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England are in the process of appointing a new head coach, a task complicated further by their woeful campaign in the World T20. Not to mention the compelling saga of Kevin Pietersen's ouster. Ted Corbett, in his column for the Hindu, believes the side is ripe for the picking unless some brave decisions are made.
Throughout the tournament in Bangladesh I kept watching Paul Collingwood who looks as though he wants to offer someone out to fight every minute of the day -- but he can also be affable -- and wondering if he might not be just what is needed. Make Collingwood the coach; make Kevin Pietersen the captain. Instead we will shortly hear just why it was necessary to sack Pietersen. Where will that get us?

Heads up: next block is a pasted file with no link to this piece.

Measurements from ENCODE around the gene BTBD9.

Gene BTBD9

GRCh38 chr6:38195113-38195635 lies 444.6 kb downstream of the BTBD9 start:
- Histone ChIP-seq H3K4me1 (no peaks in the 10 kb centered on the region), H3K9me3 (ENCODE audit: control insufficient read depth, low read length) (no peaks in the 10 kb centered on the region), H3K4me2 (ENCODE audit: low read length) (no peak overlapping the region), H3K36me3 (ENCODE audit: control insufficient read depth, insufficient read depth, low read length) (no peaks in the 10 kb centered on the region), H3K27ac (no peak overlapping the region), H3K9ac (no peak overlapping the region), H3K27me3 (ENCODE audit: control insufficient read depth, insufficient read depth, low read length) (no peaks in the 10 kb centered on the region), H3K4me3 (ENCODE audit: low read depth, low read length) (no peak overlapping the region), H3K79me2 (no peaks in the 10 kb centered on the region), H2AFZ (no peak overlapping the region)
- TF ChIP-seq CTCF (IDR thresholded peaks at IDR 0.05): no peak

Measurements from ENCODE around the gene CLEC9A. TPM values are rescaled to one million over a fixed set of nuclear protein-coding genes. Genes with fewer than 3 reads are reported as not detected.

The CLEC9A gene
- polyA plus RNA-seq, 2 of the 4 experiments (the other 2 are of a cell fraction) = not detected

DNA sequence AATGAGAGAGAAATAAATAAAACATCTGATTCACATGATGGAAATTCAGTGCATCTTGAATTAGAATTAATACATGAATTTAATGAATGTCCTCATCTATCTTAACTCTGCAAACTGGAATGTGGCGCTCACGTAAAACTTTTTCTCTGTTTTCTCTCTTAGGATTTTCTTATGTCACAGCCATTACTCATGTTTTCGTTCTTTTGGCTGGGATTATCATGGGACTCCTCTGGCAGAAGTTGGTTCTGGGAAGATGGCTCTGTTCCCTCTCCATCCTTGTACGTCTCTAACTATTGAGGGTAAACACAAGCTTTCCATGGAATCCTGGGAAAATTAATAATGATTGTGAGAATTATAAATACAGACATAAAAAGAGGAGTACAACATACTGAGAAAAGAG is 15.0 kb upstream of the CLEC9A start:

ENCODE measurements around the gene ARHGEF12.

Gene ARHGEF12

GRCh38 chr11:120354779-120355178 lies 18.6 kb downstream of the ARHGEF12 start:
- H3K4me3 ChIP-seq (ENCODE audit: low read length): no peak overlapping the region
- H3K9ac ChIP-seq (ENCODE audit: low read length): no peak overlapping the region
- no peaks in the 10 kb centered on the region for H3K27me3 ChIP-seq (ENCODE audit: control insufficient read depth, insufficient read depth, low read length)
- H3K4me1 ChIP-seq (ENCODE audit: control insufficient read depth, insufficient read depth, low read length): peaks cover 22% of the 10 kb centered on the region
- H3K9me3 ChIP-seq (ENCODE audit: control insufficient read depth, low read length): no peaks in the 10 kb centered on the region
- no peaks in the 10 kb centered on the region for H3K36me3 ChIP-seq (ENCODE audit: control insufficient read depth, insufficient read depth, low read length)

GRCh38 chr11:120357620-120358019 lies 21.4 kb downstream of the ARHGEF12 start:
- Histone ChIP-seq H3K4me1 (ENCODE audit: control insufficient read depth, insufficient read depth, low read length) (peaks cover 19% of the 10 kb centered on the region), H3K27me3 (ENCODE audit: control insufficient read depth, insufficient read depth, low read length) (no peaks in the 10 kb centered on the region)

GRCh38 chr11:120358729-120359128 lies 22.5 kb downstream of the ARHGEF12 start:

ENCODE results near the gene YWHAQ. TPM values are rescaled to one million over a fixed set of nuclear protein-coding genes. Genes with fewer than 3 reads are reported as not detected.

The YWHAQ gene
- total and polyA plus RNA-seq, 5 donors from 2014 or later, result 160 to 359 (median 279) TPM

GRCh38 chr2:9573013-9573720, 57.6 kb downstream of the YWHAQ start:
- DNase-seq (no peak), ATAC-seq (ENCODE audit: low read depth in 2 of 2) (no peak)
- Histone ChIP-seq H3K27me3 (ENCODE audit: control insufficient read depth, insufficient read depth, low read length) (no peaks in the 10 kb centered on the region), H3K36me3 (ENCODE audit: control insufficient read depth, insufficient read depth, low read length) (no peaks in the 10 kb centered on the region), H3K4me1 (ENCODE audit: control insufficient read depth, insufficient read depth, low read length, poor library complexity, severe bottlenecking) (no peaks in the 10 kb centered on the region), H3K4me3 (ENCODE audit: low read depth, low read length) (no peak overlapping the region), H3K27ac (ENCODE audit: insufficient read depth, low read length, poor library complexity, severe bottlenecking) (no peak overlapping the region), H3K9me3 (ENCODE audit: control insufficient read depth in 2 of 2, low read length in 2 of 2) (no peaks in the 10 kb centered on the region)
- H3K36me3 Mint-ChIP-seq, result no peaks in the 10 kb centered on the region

In a piece for the Guardian, Jon Hotten remarks that the England team would perhaps do well to find a manager like Sir Alex Ferguson, who moulded a winning team through steadfast control, without losing the loyalty and respect of his players. He writes how Duncan Fletcher and Andy Flower managed to exercise some of that control as coaches before their eras ended in a decline.
Ferguson's notion of control was partly psychological. Being aggressive and dictatorial was only a temporary fix. His real authority came from the ongoing success of his methods, which he was clever enough to adapt to changing circumstance. Often - as with the cough in the corridor - his presence was enough.
Similarly, Duncan Fletcher's legend was neatly coined by the title of his book, Behind The Shades. He understood the value of silence, of being enigmatic. Many England players tell of the strange sensation that would overcome them when they felt his presence behind the net in which they were batting.
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